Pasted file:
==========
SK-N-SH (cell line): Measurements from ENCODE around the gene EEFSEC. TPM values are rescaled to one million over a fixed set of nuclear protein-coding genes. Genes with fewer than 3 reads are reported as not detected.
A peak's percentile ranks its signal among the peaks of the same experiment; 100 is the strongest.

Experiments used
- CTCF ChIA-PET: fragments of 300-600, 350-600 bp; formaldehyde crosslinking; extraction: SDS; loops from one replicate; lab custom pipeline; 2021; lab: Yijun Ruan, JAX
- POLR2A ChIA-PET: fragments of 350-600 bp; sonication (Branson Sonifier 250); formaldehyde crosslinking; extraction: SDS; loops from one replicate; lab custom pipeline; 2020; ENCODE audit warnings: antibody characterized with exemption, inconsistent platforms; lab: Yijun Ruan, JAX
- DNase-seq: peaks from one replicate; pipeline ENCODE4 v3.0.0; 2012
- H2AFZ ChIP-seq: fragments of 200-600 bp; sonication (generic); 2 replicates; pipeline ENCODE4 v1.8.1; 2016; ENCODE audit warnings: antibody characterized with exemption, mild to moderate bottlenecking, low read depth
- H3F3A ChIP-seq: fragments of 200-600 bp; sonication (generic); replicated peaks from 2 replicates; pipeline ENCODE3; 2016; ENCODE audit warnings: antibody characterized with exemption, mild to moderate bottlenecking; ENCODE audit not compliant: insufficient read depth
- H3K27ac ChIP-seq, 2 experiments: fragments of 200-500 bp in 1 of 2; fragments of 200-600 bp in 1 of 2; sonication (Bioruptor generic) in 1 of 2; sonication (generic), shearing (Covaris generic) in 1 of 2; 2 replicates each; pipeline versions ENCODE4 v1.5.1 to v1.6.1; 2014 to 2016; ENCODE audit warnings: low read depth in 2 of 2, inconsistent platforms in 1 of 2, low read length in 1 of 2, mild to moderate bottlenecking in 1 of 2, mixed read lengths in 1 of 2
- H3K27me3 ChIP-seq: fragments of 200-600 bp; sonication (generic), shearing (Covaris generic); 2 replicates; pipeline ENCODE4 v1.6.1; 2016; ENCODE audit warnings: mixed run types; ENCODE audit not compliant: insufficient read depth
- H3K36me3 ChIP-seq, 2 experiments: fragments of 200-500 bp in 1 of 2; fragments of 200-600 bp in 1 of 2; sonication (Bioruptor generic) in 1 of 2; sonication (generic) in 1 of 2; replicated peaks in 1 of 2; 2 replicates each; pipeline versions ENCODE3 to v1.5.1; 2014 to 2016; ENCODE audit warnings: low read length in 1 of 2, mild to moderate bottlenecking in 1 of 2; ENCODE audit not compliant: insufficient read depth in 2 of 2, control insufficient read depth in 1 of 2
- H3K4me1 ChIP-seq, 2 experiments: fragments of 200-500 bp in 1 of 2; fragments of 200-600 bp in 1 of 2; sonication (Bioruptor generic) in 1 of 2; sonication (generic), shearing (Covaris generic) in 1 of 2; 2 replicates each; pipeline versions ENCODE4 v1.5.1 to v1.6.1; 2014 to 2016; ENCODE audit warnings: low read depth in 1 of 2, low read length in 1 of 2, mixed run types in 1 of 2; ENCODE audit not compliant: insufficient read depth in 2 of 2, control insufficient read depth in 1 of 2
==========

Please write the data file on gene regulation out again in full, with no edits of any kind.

SK-N-SH (cell line): Measurements from ENCODE around the gene EEFSEC. TPM values are rescaled to one million over a fixed set of nuclear protein-coding genes. Genes with fewer than 3 reads are reported as not detected.
A peak's percentile ranks its signal among the peaks of the same experiment; 100 is the strongest.

Experiments used
- CTCF ChIA-PET: fragments of 300-600, 350-600 bp; formaldehyde crosslinking; extraction: SDS; loops from one replicate; lab custom pipeline; 2021; lab: Yijun Ruan, JAX
- POLR2A ChIA-PET: fragments of 350-600 bp; sonication (Branson Sonifier 250); formaldehyde crosslinking; extraction: SDS; loops from one replicate; lab custom pipeline; 2020; ENCODE audit warnings: antibody characterized with exemption, inconsistent platforms; lab: Yijun Ruan, JAX
- DNase-seq: peaks from one replicate; pipeline ENCODE4 v3.0.0; 2012
- H2AFZ ChIP-seq: fragments of 200-600 bp; sonication (generic); 2 replicates; pipeline ENCODE4 v1.8.1; 2016; ENCODE audit warnings: antibody characterized with exemption, mild to moderate bottlenecking, low read depth
- H3F3A ChIP-seq: fragments of 200-600 bp; sonication (generic); replicated peaks from 2 replicates; pipeline ENCODE3; 2016; ENCODE audit warnings: antibody characterized with exemption, mild to moderate bottlenecking; ENCODE audit not compliant: insufficient read depth
- H3K27ac ChIP-seq, 2 experiments: fragments of 200-500 bp in 1 of 2; fragments of 200-600 bp in 1 of 2; sonication (Bioruptor generic) in 1 of 2; sonication (generic), shearing (Covaris generic) in 1 of 2; 2 replicates each; pipeline versions ENCODE4 v1.5.1 to v1.6.1; 2014 to 2016; ENCODE audit warnings: low read depth in 2 of 2, inconsistent platforms in 1 of 2, low read length in 1 of 2, mild to moderate bottlenecking in 1 of 2, mixed read lengths in 1 of 2
- H3K27me3 ChIP-seq: fragments of 200-600 bp; sonication (generic), shearing (Covaris generic); 2 replicates; pipeline ENCODE4 v1.6.1; 2016; ENCODE audit warnings: mixed run types; ENCODE audit not compliant: insufficient read depth
- H3K36me3 ChIP-seq, 2 experiments: fragments of 200-500 bp in 1 of 2; fragments of 200-600 bp in 1 of 2; sonication (Bioruptor generic) in 1 of 2; sonication (generic) in 1 of 2; replicated peaks in 1 of 2; 2 replicates each; pipeline versions ENCODE3 to v1.5.1; 2014 to 2016; ENCODE audit warnings: low read length in 1 of 2, mild to moderate bottlenecking in 1 of 2; ENCODE audit not compliant: insufficient read depth in 2 of 2, control insufficient read depth in 1 of 2
- H3K4me1 ChIP-seq, 2 experiments: fragments of 200-500 bp in 1 of 2; fragments of 200-600 bp in 1 of 2; sonication (Bioruptor generic) in 1 of 2; sonication (generic), shearing (Covaris generic) in 1 of 2; 2 replicates each; pipeline versions ENCODE4 v1.5.1 to v1.6.1; 2014 to 2016; ENCODE audit warnings: low read depth in 1 of 2, low read length in 1 of 2, mixed run types in 1 of 2; ENCODE audit not compliant: insufficient read depth in 2 of 2, control insufficient read depth in 1 of 2